This was the first time Receptional attended a Completely Email conference. Talks covered how to code emails for optimum performance across mobile screen resolutions, how recipient interactions (or lack of) can harm or improve your email SenderScore as well as the many things brands who carry out multinational email campaigns should look out for.
Say no to ‘spray and pray’
by Becs Rivett Freelance Email Marketer
— Mike Ragan (@Mike_Ragan) October 24, 2014
1. SEEAT – stop emailing everyone all the time. Customers have individual value and you want them to stay on your list.
2. Contextual relevancy and creating a preference centre. Use historical data to choose what the customer wants to hear about. Look through your sales history to provide relevant data.
3. Learn about your customers in order to make data decisions.
4. Don’t over send emails e.g, 11 emails in 2 weeks is a bit excessive.
5. Segment by preferences based on interests rather than frequency.
Shexzy Email – Has email marketing got it’s sexiness back?
by Andy Thorpe
— AlphaQuad (@alphaquad) October 24, 2014
6. Since 2010 there’s been a lot of technology and software updates, so email is “dead”. Many brands have turned to affiliate marketing.
7. Mobile has brought email back to marketing, behaviour has changed. You no longer have to work out when people are on their computer. They’re checking emails to kill time, but how do you get them to click through?
8. You will not get the engagement you want if people need to pinch and zoom in on their phone to read your email.
9. Animation can be complicated in emails as customers need the right type of file for it to work. GIFS are more likely to be clicked.
10. What’s in store – more phones getting bigger, wearables e.g. Apple watches using plain text, more inboxes coming out, e.g. Gmail’s new one, function over render, less spam, more data analysis and targeting, more data tools.
11. The long tail of marketing is now email, this is a great time to be in email.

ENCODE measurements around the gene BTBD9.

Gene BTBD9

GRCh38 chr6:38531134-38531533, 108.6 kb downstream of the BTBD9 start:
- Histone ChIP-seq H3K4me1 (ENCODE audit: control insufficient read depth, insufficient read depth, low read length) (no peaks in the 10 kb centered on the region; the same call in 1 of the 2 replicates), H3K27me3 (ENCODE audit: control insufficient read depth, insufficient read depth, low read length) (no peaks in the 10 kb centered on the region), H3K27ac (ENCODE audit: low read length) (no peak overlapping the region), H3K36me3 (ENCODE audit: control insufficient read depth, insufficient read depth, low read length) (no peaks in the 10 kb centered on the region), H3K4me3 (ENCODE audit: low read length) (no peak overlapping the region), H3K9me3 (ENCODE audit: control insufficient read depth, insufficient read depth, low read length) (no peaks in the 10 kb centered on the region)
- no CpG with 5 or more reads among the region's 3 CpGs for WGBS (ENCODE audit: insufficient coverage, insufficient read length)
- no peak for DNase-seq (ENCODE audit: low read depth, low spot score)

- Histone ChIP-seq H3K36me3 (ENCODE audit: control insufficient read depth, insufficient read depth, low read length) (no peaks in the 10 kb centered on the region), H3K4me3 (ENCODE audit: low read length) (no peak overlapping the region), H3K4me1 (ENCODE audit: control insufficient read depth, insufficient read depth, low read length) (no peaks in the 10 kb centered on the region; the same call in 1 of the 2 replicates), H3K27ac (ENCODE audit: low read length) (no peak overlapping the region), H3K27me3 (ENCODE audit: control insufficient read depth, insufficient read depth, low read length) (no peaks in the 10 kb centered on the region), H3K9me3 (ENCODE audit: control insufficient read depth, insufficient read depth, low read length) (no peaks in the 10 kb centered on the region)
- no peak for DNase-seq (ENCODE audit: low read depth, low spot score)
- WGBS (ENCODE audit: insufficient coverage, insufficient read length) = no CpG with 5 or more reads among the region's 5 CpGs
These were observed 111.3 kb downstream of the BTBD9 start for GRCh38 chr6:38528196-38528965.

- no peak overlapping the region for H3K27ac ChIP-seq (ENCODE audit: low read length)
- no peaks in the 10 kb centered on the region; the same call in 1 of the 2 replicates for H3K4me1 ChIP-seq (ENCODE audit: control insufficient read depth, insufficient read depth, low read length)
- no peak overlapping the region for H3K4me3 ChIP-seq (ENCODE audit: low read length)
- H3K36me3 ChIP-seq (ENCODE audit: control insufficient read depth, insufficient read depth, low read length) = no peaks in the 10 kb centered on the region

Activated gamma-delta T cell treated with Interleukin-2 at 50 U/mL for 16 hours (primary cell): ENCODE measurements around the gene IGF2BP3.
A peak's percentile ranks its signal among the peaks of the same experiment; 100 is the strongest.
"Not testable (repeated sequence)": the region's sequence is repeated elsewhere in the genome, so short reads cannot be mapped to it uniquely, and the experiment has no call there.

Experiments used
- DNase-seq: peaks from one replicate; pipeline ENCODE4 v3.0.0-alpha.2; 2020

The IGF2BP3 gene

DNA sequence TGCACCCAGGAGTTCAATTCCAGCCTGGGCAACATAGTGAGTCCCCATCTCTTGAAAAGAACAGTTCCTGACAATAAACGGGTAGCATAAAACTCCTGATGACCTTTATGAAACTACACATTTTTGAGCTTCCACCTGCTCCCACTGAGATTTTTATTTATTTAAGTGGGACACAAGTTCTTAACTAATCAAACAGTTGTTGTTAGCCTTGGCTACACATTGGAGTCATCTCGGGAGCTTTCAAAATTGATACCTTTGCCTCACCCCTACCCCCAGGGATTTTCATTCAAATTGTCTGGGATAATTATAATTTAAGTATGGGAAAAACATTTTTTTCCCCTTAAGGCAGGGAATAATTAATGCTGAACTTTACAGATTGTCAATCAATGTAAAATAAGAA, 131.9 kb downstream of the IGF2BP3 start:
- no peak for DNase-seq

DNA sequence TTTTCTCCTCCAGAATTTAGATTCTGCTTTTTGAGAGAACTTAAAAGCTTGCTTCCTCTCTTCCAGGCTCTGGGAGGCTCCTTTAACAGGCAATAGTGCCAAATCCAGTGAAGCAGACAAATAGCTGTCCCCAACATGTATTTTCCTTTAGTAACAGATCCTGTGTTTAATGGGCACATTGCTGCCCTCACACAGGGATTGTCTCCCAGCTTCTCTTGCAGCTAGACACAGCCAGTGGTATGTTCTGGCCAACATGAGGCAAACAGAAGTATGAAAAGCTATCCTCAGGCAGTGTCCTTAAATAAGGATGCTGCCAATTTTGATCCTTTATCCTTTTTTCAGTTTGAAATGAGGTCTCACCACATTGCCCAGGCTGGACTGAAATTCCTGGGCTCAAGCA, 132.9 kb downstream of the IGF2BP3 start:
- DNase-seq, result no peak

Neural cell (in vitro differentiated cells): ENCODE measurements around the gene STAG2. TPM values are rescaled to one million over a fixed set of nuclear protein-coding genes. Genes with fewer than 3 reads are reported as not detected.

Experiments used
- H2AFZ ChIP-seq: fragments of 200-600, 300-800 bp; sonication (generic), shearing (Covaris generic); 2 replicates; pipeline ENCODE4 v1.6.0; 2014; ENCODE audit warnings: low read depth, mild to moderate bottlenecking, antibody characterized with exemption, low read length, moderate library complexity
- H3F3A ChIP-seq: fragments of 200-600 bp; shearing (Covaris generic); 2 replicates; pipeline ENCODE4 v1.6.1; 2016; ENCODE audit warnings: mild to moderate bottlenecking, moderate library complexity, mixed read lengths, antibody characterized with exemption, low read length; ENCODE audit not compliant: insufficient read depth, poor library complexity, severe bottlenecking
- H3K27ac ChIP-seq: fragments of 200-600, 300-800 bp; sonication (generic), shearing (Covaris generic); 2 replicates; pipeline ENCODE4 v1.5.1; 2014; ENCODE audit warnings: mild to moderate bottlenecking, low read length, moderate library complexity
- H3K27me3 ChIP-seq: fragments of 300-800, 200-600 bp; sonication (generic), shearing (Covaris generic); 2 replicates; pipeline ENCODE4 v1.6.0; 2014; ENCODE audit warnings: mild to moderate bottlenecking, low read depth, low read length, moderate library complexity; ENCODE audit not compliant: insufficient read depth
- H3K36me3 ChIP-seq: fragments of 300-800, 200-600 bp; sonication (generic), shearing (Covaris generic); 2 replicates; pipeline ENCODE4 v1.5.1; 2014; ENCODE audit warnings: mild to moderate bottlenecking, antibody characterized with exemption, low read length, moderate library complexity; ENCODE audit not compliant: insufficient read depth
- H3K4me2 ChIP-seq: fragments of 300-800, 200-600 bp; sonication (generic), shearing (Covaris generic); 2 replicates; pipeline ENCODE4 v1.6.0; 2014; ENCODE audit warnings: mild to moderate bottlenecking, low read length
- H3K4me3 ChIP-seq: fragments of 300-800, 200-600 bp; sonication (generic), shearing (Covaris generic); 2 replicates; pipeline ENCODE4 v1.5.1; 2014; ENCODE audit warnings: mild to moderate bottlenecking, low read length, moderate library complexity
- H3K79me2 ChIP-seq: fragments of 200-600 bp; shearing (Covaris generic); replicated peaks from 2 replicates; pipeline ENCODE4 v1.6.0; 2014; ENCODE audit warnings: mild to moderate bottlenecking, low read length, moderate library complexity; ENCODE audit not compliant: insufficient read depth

12. people who are forced to sign up to your emails and newsletters are the ones ignoring you.
13. Add the exclusivity back into email marketing, customers are precious about giving out their real email addresses, make them want to.
We’re not in a desktop anymore…
by Sadie Arnold Freelance Marketing Manager
— Receptional (@Receptional) October 24, 2014
14. Mobile email is important to marketing, as not everyone is on desktop. 78% of smart phone users use mobile devices to check email, with 50% of email opens on a mobile device.
15. 180% growth in email over the past 3 years. 61% of companies have none or very basic optimised email for mobile.
16. 80% of consumers would delete an email on their phone if it looked bad.
17. Use good quality images, bear in mind retina displays, don’t use small links or text and don’t use unnecessary content.
18. Making great looking mobile emails will have a positive impact for your desktop sales.
19. Don’t think of mobile as an afterthought, think of desktop as more of an afterthought.
Would a responsive email by any other name…
by Mike Ragan Designer
— Mark (@markstjohnson) October 24, 2014
20. Mike Ragan gave a presentation about the real differences between HTML, responsive design and variable media queries when coding a mobile email. One size doesn’t fit all when it comes to coding an email, so Mike Ragan discussed how Hybrid Coding Approach will suit many device resolutions and email platforms. Find out more about the Hybrid Coding Approach.
Targeting throughout the customer journey
by Alistair Simpson CRM Manager at vouchercodes.co.uk
21. When thinking about targeted emails think about data, customer profiling, targeting in practice, customer journey and what’s next.
22. Eligibility is a big factor when it comes to data, is it reliable and useful?
23. Make data useful, profile your users and then target related groups.
Protecting individuals through email evolution
by Jonny Davies Customer Services Director at Pure360